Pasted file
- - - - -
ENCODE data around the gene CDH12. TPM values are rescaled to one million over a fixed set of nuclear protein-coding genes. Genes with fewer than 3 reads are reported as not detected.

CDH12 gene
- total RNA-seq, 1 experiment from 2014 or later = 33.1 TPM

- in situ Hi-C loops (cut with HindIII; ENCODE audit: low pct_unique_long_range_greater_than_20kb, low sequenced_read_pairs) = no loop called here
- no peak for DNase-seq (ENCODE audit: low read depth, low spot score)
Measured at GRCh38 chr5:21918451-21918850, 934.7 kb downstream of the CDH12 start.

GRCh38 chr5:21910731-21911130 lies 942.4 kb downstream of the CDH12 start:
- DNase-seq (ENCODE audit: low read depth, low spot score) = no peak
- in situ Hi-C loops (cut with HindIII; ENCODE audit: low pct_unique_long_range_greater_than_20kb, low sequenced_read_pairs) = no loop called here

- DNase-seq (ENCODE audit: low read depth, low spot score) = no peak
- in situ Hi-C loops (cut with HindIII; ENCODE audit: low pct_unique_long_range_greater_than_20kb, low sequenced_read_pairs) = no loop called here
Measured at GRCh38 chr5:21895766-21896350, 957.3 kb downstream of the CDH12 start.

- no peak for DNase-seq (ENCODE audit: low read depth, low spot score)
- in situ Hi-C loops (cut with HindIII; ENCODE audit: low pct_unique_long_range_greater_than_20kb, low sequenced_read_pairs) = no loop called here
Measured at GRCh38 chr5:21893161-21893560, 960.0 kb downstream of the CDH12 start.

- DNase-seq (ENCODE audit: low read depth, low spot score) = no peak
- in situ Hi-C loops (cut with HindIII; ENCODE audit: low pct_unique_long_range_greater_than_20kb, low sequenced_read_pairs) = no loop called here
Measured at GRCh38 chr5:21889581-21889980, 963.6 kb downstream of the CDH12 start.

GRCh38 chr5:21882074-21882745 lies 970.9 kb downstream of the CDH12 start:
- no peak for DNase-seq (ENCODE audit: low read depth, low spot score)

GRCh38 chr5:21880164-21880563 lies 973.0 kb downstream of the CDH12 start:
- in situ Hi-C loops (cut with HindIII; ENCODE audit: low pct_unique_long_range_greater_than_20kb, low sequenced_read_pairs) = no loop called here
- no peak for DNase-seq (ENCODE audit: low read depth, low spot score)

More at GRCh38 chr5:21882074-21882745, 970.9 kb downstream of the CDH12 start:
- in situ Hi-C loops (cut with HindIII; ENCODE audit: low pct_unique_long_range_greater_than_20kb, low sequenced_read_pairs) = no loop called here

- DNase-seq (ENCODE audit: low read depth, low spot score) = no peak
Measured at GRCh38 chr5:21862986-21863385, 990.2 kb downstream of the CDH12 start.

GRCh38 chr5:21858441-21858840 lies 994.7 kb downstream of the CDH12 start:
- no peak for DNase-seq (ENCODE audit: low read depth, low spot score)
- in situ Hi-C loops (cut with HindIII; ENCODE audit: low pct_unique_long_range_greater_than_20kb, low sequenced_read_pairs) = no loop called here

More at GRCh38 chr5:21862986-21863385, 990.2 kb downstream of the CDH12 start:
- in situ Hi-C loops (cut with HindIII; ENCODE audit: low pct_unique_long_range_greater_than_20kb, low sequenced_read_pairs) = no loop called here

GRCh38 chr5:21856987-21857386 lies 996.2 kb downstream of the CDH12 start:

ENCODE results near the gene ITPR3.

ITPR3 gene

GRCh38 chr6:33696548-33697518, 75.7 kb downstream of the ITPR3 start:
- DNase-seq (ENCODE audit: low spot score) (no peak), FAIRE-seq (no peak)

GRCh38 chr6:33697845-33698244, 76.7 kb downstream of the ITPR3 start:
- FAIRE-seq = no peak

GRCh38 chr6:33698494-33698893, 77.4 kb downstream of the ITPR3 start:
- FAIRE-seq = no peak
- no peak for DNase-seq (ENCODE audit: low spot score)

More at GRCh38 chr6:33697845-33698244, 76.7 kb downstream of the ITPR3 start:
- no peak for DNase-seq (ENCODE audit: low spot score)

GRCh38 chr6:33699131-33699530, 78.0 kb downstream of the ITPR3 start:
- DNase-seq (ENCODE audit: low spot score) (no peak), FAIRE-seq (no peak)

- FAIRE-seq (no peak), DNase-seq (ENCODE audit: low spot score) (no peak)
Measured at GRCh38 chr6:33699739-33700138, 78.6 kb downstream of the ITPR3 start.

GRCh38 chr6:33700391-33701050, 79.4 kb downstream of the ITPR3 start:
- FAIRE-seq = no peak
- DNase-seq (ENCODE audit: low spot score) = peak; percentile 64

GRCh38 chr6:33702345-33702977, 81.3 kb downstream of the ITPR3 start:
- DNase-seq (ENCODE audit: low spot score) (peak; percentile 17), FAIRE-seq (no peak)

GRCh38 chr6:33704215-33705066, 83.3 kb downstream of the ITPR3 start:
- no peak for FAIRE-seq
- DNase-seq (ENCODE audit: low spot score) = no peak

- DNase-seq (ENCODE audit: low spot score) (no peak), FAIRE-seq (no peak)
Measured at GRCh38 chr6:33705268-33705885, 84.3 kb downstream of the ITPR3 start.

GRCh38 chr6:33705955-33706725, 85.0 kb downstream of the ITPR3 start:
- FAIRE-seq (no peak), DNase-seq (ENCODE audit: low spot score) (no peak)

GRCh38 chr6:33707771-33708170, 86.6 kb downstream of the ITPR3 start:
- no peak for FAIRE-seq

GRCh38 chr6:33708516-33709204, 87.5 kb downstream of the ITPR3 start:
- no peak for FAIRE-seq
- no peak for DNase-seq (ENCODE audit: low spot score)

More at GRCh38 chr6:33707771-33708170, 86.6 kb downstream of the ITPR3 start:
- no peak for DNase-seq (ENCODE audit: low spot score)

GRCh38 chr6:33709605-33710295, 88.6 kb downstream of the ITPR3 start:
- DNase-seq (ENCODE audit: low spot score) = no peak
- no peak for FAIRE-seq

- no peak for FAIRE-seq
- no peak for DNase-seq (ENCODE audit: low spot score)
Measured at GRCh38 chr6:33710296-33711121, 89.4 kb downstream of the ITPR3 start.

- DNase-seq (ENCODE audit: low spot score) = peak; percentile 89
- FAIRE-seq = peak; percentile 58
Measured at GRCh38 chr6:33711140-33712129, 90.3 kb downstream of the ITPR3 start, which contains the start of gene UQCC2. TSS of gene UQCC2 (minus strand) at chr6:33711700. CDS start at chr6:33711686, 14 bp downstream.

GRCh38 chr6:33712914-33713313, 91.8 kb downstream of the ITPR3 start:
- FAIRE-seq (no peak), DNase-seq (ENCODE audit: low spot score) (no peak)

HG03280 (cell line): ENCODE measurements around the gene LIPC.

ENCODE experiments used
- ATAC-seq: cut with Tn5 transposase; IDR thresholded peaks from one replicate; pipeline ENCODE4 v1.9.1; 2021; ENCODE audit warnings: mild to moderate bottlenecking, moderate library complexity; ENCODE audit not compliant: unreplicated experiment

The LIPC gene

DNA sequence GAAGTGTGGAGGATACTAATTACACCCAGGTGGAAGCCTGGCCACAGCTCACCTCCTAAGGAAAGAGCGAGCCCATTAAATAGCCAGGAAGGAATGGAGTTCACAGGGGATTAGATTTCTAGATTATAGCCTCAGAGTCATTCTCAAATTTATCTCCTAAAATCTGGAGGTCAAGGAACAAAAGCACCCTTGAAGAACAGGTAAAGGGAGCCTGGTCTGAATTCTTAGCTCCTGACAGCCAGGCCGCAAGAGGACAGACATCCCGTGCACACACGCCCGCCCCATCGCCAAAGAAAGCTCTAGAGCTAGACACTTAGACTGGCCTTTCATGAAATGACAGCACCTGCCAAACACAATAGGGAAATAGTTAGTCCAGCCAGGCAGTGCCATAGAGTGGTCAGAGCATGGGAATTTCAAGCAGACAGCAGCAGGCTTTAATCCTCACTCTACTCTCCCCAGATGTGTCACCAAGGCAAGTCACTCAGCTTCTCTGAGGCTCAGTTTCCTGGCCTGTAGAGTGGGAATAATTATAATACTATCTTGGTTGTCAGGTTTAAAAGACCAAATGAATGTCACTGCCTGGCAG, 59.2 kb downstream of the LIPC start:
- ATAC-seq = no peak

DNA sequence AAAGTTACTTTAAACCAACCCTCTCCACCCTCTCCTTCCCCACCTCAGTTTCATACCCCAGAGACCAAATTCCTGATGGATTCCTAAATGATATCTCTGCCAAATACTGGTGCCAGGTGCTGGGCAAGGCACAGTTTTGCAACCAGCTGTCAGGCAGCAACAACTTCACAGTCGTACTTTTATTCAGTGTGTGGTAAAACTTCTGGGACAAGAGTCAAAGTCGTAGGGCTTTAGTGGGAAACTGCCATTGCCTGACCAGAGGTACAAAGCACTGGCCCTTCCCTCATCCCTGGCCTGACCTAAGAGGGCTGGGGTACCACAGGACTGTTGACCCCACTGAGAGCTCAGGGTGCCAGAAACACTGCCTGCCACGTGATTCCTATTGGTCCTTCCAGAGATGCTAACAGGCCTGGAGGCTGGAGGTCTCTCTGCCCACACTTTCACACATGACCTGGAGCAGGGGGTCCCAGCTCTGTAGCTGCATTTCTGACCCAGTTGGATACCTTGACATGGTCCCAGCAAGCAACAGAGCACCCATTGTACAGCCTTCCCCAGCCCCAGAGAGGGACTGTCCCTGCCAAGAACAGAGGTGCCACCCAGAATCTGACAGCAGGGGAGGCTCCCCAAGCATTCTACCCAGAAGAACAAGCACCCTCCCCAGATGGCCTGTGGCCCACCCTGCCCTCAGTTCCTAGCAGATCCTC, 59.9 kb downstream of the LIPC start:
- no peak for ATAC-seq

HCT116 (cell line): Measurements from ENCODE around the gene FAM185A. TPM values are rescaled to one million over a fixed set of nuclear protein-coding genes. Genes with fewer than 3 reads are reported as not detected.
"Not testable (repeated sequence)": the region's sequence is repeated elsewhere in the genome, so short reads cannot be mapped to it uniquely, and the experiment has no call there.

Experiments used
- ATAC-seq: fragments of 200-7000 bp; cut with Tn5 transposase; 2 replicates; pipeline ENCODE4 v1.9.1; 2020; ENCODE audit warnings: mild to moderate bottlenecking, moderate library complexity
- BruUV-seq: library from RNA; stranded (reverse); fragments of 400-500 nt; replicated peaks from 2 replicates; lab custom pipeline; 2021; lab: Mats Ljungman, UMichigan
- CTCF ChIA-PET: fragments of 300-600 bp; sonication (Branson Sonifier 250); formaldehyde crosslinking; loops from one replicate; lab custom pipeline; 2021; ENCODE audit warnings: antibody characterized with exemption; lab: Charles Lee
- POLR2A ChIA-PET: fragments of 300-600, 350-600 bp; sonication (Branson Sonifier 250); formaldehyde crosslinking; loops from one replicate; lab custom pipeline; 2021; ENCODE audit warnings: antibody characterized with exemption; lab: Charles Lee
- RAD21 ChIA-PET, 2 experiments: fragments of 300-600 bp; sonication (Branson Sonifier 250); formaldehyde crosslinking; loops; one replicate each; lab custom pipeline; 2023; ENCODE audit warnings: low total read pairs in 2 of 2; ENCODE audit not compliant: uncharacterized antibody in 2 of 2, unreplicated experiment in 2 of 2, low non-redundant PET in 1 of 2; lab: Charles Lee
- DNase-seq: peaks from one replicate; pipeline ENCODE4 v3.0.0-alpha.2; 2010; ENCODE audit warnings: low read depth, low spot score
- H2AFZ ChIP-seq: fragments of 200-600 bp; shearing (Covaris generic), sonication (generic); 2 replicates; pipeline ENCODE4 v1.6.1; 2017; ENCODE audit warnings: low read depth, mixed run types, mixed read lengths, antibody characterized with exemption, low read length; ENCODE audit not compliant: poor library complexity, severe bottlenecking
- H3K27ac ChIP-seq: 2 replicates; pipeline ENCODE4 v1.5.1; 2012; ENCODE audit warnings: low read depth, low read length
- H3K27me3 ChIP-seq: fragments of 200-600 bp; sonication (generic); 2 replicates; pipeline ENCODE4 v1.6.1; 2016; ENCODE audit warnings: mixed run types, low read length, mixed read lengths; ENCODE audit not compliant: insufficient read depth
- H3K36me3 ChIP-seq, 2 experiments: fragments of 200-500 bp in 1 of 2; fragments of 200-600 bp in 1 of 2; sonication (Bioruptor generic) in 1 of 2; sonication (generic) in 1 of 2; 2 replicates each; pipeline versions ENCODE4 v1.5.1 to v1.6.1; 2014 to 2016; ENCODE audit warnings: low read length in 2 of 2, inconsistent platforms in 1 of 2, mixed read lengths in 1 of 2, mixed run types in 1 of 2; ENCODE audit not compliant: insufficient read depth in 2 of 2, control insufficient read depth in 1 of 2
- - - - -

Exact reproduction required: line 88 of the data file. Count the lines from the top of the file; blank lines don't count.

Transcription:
"Not testable (repeated sequence)": the region's sequence is repeated elsewhere in the genome, so short reads cannot be mapped to it uniquely, and the experiment has no call there.